Ex-WMF event consultant makes the case for chilling out about the papal visit

 Pope Francis blesses the faithful as he arrives for his weekly general audience he held in the Pope Paul VI hall, at the Vatican, Wednesday, Aug. 12, 2015. (AP Photo/Andrew Medichini)

Pope Francis blesses the faithful as he arrives for his weekly general audience he held in the Pope Paul VI hall, at the Vatican, Wednesday, Aug. 12, 2015. (AP Photo/Andrew Medichini)

With so much incomplete information out there about the papal visit security plans, lots of people and groups have been hitting the panic button.

Today, the Fraternal Order of Police went public with their worries about staffing and working conditions during the World Meeting of Families, and earlier this week, Paul Nussbaum interviewed some security experts who second-guessed the strategy — or at least what we know about it at this point.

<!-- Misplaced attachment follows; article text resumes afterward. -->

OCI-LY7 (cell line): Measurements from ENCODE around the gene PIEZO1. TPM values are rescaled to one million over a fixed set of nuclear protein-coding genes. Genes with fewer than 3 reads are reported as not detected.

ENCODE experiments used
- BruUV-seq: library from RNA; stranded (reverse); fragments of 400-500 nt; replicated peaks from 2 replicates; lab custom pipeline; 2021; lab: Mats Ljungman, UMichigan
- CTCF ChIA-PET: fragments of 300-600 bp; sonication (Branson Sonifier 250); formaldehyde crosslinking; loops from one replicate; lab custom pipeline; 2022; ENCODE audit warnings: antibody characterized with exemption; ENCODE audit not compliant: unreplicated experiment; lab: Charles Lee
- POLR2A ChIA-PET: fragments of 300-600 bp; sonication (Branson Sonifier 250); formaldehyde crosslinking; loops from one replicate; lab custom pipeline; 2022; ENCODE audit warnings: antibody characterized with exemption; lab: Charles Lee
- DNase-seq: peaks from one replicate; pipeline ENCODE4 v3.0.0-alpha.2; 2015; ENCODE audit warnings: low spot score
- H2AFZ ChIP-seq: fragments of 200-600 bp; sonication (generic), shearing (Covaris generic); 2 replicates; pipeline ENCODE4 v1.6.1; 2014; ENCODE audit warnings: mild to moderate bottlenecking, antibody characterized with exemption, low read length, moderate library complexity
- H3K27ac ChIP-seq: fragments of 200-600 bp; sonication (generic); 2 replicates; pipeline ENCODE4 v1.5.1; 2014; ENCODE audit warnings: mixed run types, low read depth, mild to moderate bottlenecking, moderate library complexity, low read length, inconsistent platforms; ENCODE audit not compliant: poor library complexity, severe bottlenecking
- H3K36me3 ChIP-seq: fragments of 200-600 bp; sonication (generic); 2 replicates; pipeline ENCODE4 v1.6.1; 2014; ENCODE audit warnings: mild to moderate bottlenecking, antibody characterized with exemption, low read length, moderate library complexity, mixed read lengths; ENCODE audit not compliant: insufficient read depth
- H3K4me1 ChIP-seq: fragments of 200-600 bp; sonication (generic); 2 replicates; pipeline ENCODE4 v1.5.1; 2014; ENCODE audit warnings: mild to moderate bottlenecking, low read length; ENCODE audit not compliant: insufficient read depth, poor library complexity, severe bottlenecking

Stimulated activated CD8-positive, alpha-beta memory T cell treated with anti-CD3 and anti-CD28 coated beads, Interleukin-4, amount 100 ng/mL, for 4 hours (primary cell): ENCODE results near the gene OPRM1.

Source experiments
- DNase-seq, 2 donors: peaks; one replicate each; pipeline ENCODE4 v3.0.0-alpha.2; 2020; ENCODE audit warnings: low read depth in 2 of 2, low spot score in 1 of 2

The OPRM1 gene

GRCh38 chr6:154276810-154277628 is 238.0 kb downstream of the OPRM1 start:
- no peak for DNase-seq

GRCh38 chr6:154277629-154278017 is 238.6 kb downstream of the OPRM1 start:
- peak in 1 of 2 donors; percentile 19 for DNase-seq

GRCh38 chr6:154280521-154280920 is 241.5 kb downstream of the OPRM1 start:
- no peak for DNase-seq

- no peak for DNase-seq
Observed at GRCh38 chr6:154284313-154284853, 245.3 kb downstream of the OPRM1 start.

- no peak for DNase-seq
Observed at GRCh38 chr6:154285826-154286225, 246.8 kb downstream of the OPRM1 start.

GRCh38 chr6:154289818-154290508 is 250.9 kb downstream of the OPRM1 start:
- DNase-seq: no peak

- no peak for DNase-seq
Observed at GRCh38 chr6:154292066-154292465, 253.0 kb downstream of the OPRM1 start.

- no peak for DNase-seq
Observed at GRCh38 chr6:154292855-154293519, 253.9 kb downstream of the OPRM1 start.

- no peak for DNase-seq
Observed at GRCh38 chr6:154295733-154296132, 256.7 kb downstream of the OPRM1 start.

But Michael Pitts thinks everybody needs to chill out for the rest of August, because many of the specifics of mega-events like the World Meeting of Families tend to get worked out later in the process.

Pitts is the event consultant who broached the idea of closing I-95 at DVRPC a couple weeks back, after which his contract with WMF was terminated. He sat down with PlanPhilly this week to share his perspective as a veteran organizer of huge events, including several Olympic games and Presidential inaugurations.